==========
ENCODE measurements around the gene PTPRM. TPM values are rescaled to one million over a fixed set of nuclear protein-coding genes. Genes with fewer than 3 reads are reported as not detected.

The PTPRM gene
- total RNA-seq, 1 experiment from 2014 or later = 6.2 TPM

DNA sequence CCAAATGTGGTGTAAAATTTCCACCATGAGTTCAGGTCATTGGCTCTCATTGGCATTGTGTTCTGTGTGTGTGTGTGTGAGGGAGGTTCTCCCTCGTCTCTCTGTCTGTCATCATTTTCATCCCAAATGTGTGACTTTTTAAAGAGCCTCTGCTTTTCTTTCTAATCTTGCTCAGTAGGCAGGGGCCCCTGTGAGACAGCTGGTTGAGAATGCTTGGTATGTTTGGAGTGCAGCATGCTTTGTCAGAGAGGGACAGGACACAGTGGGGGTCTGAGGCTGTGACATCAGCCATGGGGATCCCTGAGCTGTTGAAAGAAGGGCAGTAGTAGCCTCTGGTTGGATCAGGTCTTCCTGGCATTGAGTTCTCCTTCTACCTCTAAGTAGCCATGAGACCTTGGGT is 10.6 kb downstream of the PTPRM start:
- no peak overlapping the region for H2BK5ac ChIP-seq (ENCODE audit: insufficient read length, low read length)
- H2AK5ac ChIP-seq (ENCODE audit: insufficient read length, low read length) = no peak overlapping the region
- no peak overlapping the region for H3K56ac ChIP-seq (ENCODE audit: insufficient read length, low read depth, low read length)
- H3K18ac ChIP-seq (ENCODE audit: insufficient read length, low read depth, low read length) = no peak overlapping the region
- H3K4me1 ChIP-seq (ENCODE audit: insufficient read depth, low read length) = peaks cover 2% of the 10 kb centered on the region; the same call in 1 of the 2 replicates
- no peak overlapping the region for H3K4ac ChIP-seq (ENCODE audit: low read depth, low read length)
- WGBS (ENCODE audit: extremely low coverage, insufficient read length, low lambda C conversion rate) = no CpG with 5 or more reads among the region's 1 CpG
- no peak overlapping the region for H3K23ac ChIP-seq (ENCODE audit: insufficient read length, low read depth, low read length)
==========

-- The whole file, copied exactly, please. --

ENCODE measurements around the gene PTPRM. TPM values are rescaled to one million over a fixed set of nuclear protein-coding genes. Genes with fewer than 3 reads are reported as not detected.

The PTPRM gene
- total RNA-seq, 1 experiment from 2014 or later = 6.2 TPM

DNA sequence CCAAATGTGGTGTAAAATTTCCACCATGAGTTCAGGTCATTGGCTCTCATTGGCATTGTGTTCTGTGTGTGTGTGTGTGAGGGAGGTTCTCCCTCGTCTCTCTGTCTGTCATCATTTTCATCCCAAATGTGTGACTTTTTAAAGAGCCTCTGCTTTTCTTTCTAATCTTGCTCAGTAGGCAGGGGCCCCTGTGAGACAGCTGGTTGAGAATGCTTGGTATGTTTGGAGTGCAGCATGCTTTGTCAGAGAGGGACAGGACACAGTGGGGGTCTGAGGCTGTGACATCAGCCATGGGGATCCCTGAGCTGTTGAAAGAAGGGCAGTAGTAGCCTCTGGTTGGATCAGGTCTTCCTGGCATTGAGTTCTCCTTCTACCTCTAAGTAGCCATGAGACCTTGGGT is 10.6 kb downstream of the PTPRM start:
- no peak overlapping the region for H2BK5ac ChIP-seq (ENCODE audit: insufficient read length, low read length)
- H2AK5ac ChIP-seq (ENCODE audit: insufficient read length, low read length) = no peak overlapping the region
- no peak overlapping the region for H3K56ac ChIP-seq (ENCODE audit: insufficient read length, low read depth, low read length)
- H3K18ac ChIP-seq (ENCODE audit: insufficient read length, low read depth, low read length) = no peak overlapping the region
- H3K4me1 ChIP-seq (ENCODE audit: insufficient read depth, low read length) = peaks cover 2% of the 10 kb centered on the region; the same call in 1 of the 2 replicates
- no peak overlapping the region for H3K4ac ChIP-seq (ENCODE audit: low read depth, low read length)
- WGBS (ENCODE audit: extremely low coverage, insufficient read length, low lambda C conversion rate) = no CpG with 5 or more reads among the region's 1 CpG
- no peak overlapping the region for H3K23ac ChIP-seq (ENCODE audit: insufficient read length, low read depth, low read length)